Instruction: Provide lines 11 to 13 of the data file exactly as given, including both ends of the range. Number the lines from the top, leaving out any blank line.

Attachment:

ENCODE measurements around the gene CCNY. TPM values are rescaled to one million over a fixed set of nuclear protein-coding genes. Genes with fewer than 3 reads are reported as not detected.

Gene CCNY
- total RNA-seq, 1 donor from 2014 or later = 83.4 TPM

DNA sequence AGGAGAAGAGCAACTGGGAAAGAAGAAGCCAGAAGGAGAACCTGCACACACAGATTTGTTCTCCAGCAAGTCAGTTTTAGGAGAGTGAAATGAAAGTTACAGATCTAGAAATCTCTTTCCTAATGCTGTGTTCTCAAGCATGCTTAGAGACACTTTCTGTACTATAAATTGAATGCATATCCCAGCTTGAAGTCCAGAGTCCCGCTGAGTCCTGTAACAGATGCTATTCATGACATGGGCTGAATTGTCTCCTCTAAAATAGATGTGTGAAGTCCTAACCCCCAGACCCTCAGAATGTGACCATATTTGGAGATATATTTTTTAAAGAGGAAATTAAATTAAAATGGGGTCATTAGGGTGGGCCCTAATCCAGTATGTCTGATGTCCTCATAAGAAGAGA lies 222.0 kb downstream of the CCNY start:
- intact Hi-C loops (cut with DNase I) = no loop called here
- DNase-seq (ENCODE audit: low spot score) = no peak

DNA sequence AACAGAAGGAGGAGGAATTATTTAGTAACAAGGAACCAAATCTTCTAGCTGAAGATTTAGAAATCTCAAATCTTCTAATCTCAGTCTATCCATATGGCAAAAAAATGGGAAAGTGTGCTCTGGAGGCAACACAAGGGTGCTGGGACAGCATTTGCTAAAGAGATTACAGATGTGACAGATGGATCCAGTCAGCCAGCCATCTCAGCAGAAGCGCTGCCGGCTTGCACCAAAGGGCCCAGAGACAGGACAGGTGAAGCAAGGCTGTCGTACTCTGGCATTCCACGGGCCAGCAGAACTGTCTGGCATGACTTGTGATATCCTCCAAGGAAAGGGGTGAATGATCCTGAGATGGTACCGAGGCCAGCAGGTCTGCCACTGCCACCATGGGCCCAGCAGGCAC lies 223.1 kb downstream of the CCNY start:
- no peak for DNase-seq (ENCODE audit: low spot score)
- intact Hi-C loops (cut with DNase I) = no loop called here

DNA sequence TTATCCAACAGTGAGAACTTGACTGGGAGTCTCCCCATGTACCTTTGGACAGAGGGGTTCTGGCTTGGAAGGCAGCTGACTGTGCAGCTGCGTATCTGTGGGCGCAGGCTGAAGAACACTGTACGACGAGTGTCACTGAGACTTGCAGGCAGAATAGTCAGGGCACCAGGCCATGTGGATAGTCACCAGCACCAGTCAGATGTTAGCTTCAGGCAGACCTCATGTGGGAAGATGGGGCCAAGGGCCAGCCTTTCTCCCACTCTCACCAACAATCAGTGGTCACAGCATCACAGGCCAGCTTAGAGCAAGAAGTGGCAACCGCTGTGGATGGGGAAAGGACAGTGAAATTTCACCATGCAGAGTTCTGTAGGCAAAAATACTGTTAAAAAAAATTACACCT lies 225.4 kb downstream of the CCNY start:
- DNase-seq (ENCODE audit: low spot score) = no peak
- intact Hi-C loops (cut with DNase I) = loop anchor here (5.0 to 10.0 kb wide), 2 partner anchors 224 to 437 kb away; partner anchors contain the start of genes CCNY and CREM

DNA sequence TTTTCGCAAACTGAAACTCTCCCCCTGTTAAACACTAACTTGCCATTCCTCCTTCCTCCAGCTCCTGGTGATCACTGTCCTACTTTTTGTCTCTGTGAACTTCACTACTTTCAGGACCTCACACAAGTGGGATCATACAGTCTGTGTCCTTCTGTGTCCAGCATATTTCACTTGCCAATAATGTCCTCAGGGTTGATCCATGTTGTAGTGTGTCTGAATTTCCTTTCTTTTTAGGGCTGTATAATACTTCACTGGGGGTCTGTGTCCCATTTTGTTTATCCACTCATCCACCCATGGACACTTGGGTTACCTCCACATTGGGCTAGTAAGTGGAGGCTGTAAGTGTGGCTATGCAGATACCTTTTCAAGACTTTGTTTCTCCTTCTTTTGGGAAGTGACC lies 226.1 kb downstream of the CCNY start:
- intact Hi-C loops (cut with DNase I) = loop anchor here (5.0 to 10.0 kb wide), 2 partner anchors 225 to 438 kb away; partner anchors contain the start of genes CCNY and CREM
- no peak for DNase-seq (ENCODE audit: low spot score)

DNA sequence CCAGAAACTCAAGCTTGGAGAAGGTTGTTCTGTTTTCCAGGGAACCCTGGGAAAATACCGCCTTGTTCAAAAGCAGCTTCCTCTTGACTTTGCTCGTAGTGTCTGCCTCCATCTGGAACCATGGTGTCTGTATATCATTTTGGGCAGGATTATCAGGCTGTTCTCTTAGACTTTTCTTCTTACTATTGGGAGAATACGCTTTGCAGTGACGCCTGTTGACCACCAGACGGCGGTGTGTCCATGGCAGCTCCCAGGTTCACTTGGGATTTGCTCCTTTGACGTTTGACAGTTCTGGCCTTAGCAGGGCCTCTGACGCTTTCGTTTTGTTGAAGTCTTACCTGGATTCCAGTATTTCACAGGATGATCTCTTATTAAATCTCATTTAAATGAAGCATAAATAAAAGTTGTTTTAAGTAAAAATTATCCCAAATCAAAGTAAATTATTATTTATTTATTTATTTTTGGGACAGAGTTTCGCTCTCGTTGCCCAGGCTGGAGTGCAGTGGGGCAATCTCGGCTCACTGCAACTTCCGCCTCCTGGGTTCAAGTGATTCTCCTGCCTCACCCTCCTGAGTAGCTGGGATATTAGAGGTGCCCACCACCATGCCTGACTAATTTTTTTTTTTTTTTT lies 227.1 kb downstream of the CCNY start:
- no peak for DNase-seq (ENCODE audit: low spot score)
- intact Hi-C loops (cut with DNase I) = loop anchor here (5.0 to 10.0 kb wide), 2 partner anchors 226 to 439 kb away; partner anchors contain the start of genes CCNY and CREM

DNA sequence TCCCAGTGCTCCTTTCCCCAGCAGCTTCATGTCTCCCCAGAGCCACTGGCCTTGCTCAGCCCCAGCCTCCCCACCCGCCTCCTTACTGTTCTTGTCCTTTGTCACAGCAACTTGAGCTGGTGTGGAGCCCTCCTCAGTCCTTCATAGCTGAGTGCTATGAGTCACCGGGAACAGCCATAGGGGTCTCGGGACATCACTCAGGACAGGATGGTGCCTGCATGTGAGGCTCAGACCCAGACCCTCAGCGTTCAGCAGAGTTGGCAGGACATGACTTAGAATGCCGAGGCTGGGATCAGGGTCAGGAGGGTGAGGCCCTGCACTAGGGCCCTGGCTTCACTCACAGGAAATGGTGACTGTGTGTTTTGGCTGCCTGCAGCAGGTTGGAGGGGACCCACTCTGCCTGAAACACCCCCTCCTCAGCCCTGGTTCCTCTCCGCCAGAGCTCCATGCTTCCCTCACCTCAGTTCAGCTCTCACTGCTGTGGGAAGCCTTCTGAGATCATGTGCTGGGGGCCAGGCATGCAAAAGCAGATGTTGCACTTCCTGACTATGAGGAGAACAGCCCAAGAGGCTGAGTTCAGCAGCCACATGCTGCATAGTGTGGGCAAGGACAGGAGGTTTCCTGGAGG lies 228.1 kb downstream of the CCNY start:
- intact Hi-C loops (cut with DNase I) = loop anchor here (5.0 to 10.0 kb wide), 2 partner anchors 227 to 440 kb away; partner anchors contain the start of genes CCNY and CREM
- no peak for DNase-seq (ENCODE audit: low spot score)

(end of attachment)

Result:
- DNase-seq (ENCODE audit: low spot score) = no peak
- intact Hi-C loops (cut with DNase I) = loop anchor here (5.0 to 10.0 kb wide), 2 partner anchors 224 to 437 kb away; partner anchors contain the start of genes CCNY and CREM

DNA sequence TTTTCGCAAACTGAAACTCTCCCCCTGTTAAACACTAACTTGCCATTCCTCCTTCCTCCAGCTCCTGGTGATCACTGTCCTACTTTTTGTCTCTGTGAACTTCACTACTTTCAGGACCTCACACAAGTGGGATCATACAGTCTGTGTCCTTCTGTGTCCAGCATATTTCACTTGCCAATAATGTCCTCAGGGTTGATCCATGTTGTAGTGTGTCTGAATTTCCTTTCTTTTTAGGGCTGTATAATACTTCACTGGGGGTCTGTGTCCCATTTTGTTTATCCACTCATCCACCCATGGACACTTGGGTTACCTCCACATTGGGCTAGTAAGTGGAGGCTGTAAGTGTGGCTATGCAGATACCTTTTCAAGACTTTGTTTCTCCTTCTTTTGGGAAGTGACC lies 226.1 kb downstream of the CCNY start: